Riverton’s Local Food Hub group goes all-in on their first goal: A shared, community kitchen

    In recent months, a local group of farmers, gardeners, and foodies has emerged with one focus: to grow our local food economy. Their big idea is centered around the concept of a “hub,” (hence the name, Riverton Local Food Hub). The “Hub” is comprised of several different spokes, each of which supports the producer and our local food economy as a whole.

    With the Hub’s Executive Director, Jack Schmidt, at the helm, the group is driving forward with their first spoke: a community kitchen.

    “A shared community kitchen will be the first of many goals for the Food Hub,” explained Amanda Gaudern, RLFH Board Member. “The kitchen could serve many goals. It will be a cafe and meeting space with local food catering. But more importantly, the Certified Kitchen will help local producers get their products out to the masses and into our local restaurants.”


    Back in June, the Hub presented to the Riverton Airport Board their hopes to utilize the former Airport Cafe as a shared, community kitchen.  To which the Airport Board voted unanimously in favor, and drafting of the lease began. A few weeks later and some minor tweaks to the terms, the Riverton City Council voted in favor of the Lease. Schmidt informed County 10 that the Hub will be signing this Lease early next week.

    And… they’re off!
    The group’s first order of business will be getting the kitchen Certified to USDA and FDA standards. Once certified the Hub will be able to open it up for community members to utilize the kitchen to make their jams, jellies, bread, cheesecakes, and much more. All for a small fee, or as Jack says, “sweat equity.” 😉 Ideally, those same products could be sold at the kitchen to locals and airport passengers. To learn more about how you could use the shared kitchen, contact Jack at 307-349-4646 or by email at [email protected].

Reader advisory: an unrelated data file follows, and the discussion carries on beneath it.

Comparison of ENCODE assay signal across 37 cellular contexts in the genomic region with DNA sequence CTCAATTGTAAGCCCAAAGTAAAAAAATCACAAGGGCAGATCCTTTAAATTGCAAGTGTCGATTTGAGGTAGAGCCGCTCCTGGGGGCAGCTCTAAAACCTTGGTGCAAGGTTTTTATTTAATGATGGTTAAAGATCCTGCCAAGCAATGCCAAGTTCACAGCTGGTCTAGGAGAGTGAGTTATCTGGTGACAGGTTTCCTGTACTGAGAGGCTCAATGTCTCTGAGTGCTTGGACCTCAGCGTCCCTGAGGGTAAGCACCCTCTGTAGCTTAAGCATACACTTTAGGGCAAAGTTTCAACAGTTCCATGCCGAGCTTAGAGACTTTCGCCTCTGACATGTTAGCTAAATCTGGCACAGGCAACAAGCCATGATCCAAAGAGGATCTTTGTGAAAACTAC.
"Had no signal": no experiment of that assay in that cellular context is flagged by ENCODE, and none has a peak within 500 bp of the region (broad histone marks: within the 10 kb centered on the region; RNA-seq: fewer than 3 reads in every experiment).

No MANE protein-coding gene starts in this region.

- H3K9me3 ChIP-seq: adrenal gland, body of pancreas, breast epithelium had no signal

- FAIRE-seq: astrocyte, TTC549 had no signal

Jack himself will be the first member to use the kitchen. Soon, he will be serving a humble menu of breakfast and lunch items. All of which will be made with 100% locally-sourced veggies and meats. “We do not want to compete with any restaurants in the area,” said Jack. “Really, we want to help our local growers and producers get their products into all the restaurants in town.”

    This is just the beginning of a long list of ideas that have been generated to grow Fremont County’s local food industry. Teaser: An egg grading facility, a network of industry experts, and a Harvest Party for Hub Club Members is in the works.


    To follow the growth of Fremont County’s local food economy, SUBSCRIBE to the Fremont Food Hub podcast where Jack Schmidt will host weekly updates on the local food hub, ways to eat better and locally across Wyoming, and if we’re lucky he’ll include a little cowboy poetry.


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